Qbus HDLC controller -- a "what is it" board

From: Ethan Dicks <erd_6502_at_yahoo.com>
Date: Tue Sep 25 12:38:03 2001

--- Jonathan Engdahl <engdahl_at_cle.ab.com> wrote:
> Here's something else from my junk box that somebody might know what to
> do
> with:
> Four half-width Qbus boards, built by Applied Computer Consultants, Santa
> Barbara, CA...

I just asked my old boss from Software Results and he thinks this might
have been known as an IRMA. ACC at least had a product for DEC boxes
that presented the appearance of being a 3270-ish device. I don't know
if that means that this board emulates a 3274 (PU Type 2) or not, but
from your description, there's enough stuff there to pull it off. The
SNA COMBOARDs did it with an 8Mhz 68000 w/128-512Kb of RAM and either a
Z8530 (newer designs) or COM5025 (older designs). We had our own DMA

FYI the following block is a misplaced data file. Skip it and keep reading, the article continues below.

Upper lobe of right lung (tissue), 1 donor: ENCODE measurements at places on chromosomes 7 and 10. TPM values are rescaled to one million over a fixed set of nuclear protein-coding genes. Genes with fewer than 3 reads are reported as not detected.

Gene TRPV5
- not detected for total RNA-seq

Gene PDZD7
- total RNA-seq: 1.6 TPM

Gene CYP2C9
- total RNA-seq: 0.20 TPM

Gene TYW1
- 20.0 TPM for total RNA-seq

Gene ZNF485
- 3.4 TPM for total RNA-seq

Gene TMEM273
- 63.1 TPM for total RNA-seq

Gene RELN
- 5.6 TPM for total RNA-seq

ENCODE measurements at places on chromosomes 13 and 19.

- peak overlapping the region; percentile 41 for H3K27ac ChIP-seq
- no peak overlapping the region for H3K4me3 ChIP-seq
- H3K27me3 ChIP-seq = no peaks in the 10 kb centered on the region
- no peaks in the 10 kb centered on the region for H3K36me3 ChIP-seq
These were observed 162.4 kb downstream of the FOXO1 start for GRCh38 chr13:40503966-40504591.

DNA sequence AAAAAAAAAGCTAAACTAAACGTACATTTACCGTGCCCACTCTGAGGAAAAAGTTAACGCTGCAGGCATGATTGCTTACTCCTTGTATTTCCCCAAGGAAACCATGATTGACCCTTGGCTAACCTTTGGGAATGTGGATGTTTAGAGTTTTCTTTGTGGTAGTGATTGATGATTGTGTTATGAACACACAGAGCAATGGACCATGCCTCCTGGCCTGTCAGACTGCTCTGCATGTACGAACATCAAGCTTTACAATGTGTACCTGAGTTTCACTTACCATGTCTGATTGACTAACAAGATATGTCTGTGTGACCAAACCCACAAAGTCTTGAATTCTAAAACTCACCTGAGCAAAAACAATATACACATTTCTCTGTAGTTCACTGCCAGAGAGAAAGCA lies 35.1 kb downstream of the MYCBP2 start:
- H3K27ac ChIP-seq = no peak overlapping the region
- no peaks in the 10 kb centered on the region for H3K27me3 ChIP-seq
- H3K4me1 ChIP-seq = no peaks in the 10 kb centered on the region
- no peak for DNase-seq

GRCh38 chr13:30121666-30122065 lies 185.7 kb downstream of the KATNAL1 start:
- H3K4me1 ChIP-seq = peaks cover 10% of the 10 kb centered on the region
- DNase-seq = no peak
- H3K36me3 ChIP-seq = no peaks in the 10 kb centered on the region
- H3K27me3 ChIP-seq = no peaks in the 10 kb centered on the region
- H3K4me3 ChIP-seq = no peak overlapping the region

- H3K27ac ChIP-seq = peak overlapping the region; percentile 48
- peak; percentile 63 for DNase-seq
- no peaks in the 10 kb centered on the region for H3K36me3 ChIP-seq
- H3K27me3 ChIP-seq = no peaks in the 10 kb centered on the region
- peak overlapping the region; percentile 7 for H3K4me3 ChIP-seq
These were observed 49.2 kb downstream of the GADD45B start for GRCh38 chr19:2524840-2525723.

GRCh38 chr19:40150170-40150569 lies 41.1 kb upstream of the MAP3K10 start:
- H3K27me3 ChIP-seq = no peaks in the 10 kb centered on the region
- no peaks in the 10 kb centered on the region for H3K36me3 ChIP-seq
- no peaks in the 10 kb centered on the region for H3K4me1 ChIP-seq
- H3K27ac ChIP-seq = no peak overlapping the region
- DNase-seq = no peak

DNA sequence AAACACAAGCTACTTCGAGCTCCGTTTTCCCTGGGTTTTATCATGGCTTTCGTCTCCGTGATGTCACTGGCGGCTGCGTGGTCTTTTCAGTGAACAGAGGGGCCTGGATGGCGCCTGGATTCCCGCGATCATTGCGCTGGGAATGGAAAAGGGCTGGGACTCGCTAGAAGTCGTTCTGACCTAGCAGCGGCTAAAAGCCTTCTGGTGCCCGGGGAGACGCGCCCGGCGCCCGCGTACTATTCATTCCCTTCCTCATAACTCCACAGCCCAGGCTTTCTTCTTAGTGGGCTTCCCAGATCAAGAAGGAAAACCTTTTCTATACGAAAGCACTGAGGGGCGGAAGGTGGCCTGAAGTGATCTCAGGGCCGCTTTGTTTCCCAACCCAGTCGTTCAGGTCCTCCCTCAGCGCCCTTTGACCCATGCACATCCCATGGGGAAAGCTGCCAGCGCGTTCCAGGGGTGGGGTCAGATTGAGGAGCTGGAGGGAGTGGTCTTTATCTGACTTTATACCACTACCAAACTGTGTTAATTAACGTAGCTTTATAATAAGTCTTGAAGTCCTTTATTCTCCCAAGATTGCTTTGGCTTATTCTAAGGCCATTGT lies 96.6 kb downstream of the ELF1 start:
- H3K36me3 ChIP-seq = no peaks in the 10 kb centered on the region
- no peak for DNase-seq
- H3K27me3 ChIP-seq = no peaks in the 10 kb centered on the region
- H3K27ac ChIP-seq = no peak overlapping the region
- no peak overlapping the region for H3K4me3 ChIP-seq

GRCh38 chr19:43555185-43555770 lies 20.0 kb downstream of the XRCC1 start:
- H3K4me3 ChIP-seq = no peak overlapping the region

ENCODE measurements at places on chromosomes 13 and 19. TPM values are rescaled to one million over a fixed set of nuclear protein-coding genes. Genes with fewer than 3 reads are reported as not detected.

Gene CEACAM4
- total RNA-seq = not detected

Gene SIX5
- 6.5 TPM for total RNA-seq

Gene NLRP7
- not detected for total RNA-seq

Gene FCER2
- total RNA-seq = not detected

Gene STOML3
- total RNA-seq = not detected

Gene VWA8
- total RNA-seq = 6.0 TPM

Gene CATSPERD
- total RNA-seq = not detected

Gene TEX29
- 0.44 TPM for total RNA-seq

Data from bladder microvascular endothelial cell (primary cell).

engine built from PALs that looked like a block of memory space to
the 68K processor... made programming really easy! (Especially on the
Q22 bus - it was just a direct map of the Qbus to 68K space - no wierd
translations on the board side - I've used a COMBOARD-Q to test RAM in
a PDP-11).

There were several companies from the late 1970s through the early 1990s
that produced DEC<->IBM products - Software Results, ACC, Sympact,
and a few more. Eventually, DEC got into it as well, making life hard
for us small fry that only had a few products. It wasn't always like
that; prior to 1984, DEC used to throw us leads because they didn't
have anything that would do what a COMBOARD could do. Grow the market
enough and people will come from all corners to get a slice of it.

If there are no other takers, I'm interested, purely from the historical
standpoint of working for a competitor and being curious how they did
it. I have no software or docs and will probably never power it up, but
I can at least show people that for DEC<->IBM comms, "there's more than
one way to do it". ;-)


P.S. - Yes, I know I still owe you a box of quad handles.

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Received on Tue Sep 25 2001 - 12:38:03 BST

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